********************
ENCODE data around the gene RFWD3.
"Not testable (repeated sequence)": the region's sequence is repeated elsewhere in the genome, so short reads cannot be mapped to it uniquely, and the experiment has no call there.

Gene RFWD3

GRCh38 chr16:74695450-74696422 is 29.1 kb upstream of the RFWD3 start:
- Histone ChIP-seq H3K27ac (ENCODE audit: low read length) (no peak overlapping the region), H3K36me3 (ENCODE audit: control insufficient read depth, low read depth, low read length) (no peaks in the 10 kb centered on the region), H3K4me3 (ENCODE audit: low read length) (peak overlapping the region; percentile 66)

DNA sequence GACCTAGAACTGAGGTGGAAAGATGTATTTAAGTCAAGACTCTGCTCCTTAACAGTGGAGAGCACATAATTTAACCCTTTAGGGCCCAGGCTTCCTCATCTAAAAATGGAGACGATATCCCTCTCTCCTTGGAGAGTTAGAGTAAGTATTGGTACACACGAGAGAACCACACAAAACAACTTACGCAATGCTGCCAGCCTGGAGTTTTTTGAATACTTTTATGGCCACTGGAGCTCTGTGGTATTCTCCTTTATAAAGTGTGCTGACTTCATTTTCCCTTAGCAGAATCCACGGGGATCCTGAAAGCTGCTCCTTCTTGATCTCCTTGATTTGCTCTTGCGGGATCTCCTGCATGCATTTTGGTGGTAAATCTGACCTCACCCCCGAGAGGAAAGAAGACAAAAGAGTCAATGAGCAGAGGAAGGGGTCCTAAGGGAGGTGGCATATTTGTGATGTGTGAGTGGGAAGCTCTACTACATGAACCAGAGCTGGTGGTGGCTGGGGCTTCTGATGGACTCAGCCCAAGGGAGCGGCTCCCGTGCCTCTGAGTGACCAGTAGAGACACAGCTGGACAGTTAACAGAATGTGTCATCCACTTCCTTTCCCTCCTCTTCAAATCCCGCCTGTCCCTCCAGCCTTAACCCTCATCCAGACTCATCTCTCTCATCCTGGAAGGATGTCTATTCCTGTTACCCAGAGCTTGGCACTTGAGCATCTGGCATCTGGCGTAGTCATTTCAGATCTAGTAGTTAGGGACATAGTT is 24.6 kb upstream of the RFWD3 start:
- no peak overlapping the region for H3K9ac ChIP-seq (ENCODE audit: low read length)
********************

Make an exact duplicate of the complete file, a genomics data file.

ENCODE data around the gene RFWD3.
"Not testable (repeated sequence)": the region's sequence is repeated elsewhere in the genome, so short reads cannot be mapped to it uniquely, and the experiment has no call there.

Gene RFWD3

GRCh38 chr16:74695450-74696422 is 29.1 kb upstream of the RFWD3 start:
- Histone ChIP-seq H3K27ac (ENCODE audit: low read length) (no peak overlapping the region), H3K36me3 (ENCODE audit: control insufficient read depth, low read depth, low read length) (no peaks in the 10 kb centered on the region), H3K4me3 (ENCODE audit: low read length) (peak overlapping the region; percentile 66)

DNA sequence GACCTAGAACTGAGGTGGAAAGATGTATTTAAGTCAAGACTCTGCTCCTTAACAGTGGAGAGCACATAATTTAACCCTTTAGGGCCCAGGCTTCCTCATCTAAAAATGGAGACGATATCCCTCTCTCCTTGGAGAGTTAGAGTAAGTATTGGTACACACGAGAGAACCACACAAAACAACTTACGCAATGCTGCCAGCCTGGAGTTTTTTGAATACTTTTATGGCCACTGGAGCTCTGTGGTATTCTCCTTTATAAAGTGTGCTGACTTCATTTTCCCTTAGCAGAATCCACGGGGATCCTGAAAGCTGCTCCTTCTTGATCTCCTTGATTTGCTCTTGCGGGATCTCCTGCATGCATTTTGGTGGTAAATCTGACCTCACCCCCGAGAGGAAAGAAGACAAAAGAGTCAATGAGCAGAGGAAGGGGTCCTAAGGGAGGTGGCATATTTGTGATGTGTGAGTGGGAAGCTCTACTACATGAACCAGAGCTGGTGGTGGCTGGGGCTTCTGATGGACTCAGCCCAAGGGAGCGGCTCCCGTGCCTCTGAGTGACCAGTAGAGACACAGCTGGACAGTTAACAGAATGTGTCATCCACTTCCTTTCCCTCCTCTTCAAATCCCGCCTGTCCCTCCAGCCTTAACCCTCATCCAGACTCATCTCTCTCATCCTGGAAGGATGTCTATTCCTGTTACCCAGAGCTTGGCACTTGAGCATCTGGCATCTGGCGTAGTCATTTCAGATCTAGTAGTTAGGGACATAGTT is 24.6 kb upstream of the RFWD3 start:
- no peak overlapping the region for H3K9ac ChIP-seq (ENCODE audit: low read length)